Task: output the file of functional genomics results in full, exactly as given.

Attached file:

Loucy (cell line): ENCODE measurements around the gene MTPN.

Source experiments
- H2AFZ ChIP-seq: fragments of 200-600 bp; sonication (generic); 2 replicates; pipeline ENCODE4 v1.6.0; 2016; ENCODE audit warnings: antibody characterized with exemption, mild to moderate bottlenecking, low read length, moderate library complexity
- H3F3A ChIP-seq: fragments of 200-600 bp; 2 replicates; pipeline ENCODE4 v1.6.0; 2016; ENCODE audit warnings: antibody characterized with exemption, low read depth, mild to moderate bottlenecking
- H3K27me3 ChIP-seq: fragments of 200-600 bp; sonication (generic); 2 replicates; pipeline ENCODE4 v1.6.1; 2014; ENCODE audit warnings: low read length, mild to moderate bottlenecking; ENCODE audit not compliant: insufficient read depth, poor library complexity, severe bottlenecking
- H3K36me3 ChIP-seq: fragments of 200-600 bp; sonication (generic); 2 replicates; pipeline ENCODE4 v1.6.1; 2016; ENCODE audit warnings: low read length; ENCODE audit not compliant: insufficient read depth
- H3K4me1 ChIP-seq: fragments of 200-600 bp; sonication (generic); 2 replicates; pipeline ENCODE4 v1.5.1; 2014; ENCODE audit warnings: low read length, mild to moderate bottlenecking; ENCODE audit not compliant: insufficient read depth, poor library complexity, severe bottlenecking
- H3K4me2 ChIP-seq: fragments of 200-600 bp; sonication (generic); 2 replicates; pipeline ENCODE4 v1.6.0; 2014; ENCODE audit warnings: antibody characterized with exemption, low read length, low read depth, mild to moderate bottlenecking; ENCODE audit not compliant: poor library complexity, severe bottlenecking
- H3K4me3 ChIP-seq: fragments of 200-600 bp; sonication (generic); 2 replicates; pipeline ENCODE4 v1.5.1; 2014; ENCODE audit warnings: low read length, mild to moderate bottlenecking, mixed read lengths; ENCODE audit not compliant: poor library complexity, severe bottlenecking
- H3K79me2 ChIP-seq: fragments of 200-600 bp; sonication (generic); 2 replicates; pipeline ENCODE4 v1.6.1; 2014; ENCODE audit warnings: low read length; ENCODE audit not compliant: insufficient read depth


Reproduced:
Loucy (cell line): ENCODE measurements around the gene MTPN.

Source experiments
- H2AFZ ChIP-seq: fragments of 200-600 bp; sonication (generic); 2 replicates; pipeline ENCODE4 v1.6.0; 2016; ENCODE audit warnings: antibody characterized with exemption, mild to moderate bottlenecking, low read length, moderate library complexity
- H3F3A ChIP-seq: fragments of 200-600 bp; 2 replicates; pipeline ENCODE4 v1.6.0; 2016; ENCODE audit warnings: antibody characterized with exemption, low read depth, mild to moderate bottlenecking
- H3K27me3 ChIP-seq: fragments of 200-600 bp; sonication (generic); 2 replicates; pipeline ENCODE4 v1.6.1; 2014; ENCODE audit warnings: low read length, mild to moderate bottlenecking; ENCODE audit not compliant: insufficient read depth, poor library complexity, severe bottlenecking
- H3K36me3 ChIP-seq: fragments of 200-600 bp; sonication (generic); 2 replicates; pipeline ENCODE4 v1.6.1; 2016; ENCODE audit warnings: low read length; ENCODE audit not compliant: insufficient read depth
- H3K4me1 ChIP-seq: fragments of 200-600 bp; sonication (generic); 2 replicates; pipeline ENCODE4 v1.5.1; 2014; ENCODE audit warnings: low read length, mild to moderate bottlenecking; ENCODE audit not compliant: insufficient read depth, poor library complexity, severe bottlenecking
- H3K4me2 ChIP-seq: fragments of 200-600 bp; sonication (generic); 2 replicates; pipeline ENCODE4 v1.6.0; 2014; ENCODE audit warnings: antibody characterized with exemption, low read length, low read depth, mild to moderate bottlenecking; ENCODE audit not compliant: poor library complexity, severe bottlenecking
- H3K4me3 ChIP-seq: fragments of 200-600 bp; sonication (generic); 2 replicates; pipeline ENCODE4 v1.5.1; 2014; ENCODE audit warnings: low read length, mild to moderate bottlenecking, mixed read lengths; ENCODE audit not compliant: poor library complexity, severe bottlenecking
- H3K79me2 ChIP-seq: fragments of 200-600 bp; sonication (generic); 2 replicates; pipeline ENCODE4 v1.6.1; 2014; ENCODE audit warnings: low read length; ENCODE audit not compliant: insufficient read depth